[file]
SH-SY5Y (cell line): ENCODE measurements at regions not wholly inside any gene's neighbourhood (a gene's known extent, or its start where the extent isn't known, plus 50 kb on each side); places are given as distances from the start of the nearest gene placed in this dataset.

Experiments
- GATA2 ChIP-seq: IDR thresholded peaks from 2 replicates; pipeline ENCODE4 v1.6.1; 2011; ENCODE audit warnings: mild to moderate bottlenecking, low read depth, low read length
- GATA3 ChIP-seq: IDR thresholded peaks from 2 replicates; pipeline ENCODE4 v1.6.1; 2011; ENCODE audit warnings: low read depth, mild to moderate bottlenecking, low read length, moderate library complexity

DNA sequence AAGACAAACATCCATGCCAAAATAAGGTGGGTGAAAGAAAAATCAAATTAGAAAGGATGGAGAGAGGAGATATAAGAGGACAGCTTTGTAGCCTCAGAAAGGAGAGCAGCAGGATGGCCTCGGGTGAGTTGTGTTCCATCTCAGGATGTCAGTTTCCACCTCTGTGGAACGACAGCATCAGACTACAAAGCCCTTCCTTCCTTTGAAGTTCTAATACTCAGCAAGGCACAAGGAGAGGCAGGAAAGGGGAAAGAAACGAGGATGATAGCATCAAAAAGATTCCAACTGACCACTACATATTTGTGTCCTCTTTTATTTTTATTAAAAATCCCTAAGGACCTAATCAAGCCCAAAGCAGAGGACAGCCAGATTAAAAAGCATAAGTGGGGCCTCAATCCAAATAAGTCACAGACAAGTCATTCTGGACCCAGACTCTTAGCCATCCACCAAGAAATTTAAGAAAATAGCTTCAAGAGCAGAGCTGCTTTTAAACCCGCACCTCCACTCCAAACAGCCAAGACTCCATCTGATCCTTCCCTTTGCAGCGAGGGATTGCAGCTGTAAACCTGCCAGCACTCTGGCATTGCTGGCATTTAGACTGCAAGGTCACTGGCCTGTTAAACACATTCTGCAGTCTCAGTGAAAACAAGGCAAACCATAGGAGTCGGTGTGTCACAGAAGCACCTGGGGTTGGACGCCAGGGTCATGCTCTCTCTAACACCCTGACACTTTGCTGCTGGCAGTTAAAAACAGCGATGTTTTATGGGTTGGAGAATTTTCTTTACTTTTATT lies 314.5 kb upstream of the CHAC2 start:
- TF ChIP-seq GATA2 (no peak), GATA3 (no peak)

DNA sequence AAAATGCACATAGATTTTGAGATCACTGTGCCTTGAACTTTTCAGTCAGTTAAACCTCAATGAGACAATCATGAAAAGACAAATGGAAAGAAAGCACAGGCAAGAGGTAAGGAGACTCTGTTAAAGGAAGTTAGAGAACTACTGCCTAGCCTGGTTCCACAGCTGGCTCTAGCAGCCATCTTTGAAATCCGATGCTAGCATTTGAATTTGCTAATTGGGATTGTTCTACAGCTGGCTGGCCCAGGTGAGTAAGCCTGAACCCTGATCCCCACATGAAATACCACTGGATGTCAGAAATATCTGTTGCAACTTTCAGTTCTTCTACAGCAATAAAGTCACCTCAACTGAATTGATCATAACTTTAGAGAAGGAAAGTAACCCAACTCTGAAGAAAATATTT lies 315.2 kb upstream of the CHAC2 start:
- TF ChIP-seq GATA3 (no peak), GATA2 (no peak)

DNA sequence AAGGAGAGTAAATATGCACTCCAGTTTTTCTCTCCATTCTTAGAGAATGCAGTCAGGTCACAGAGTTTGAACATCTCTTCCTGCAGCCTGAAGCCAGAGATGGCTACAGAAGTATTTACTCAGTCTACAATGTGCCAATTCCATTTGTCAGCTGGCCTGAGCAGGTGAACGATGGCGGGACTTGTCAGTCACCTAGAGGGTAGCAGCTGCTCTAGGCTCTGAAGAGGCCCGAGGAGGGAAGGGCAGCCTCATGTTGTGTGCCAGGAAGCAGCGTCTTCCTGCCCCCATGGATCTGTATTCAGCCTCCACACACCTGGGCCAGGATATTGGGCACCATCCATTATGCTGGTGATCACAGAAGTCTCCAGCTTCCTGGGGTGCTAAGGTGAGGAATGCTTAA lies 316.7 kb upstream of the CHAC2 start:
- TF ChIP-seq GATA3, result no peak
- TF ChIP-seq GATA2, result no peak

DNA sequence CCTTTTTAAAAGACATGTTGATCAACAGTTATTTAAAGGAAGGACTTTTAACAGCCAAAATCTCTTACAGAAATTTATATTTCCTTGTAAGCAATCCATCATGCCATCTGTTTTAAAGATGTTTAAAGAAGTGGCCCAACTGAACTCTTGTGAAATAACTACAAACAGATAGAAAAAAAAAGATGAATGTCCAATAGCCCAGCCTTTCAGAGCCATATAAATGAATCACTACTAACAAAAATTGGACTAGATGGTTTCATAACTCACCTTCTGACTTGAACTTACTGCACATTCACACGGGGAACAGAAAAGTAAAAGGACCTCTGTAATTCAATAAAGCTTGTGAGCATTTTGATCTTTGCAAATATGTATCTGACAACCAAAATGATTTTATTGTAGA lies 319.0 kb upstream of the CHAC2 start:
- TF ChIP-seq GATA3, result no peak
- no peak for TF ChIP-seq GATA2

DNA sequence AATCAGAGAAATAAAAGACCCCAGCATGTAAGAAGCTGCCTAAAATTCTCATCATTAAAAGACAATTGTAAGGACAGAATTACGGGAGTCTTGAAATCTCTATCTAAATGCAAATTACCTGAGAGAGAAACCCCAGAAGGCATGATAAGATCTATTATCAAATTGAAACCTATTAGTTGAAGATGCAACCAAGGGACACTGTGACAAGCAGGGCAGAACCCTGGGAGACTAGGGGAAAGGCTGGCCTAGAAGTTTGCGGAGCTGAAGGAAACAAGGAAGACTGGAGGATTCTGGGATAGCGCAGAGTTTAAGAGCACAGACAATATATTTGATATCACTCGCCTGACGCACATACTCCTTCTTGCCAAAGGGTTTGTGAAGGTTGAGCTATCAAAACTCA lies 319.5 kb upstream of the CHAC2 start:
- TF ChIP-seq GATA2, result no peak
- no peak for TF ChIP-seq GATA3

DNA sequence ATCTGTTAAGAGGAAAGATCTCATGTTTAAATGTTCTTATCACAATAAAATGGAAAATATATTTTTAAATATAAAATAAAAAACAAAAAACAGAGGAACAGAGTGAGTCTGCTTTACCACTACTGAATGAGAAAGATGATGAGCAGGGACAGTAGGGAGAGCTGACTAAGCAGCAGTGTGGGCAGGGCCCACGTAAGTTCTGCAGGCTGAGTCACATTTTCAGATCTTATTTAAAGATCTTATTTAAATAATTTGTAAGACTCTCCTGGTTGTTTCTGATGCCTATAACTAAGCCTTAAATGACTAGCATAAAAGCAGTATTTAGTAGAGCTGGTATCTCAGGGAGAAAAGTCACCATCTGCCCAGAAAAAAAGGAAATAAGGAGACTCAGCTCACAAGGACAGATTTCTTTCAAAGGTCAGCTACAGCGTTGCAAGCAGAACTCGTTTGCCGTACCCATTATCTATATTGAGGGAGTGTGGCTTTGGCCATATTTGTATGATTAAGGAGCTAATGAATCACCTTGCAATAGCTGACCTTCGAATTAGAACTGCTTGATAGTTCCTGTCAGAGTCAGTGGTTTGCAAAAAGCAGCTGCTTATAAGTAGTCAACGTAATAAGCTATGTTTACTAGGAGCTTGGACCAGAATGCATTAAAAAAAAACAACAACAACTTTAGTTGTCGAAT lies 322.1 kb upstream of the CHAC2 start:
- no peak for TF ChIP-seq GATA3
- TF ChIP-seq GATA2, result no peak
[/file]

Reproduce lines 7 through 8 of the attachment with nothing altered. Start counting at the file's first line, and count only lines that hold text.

DNA sequence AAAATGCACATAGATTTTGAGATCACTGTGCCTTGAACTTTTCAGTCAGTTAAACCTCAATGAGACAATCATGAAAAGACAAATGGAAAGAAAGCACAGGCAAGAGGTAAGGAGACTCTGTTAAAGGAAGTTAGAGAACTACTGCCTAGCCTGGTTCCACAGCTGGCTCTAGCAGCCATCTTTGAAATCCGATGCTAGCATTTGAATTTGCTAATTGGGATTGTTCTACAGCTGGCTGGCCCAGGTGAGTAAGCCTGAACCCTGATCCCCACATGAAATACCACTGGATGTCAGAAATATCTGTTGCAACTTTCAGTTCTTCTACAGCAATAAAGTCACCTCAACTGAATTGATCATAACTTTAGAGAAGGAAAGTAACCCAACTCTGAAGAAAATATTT lies 315.2 kb upstream of the CHAC2 start:
- TF ChIP-seq GATA3 (no peak), GATA2 (no peak)